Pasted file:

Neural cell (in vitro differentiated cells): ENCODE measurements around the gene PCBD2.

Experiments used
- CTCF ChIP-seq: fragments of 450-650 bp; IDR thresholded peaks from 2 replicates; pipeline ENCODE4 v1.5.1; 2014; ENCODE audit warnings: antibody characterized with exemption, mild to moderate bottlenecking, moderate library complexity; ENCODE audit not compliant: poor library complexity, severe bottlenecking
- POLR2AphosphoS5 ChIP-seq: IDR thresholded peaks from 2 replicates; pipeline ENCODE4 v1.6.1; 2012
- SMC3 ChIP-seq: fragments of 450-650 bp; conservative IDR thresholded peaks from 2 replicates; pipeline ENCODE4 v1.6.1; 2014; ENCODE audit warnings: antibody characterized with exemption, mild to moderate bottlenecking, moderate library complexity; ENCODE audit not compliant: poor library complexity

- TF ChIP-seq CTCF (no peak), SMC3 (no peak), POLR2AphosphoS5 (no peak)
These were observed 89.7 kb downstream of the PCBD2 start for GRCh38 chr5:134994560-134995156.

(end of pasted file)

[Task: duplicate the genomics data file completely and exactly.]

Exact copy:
Neural cell (in vitro differentiated cells): ENCODE measurements around the gene PCBD2.

Experiments used
- CTCF ChIP-seq: fragments of 450-650 bp; IDR thresholded peaks from 2 replicates; pipeline ENCODE4 v1.5.1; 2014; ENCODE audit warnings: antibody characterized with exemption, mild to moderate bottlenecking, moderate library complexity; ENCODE audit not compliant: poor library complexity, severe bottlenecking
- POLR2AphosphoS5 ChIP-seq: IDR thresholded peaks from 2 replicates; pipeline ENCODE4 v1.6.1; 2012
- SMC3 ChIP-seq: fragments of 450-650 bp; conservative IDR thresholded peaks from 2 replicates; pipeline ENCODE4 v1.6.1; 2014; ENCODE audit warnings: antibody characterized with exemption, mild to moderate bottlenecking, moderate library complexity; ENCODE audit not compliant: poor library complexity

- TF ChIP-seq CTCF (no peak), SMC3 (no peak), POLR2AphosphoS5 (no peak)
These were observed 89.7 kb downstream of the PCBD2 start for GRCh38 chr5:134994560-134995156.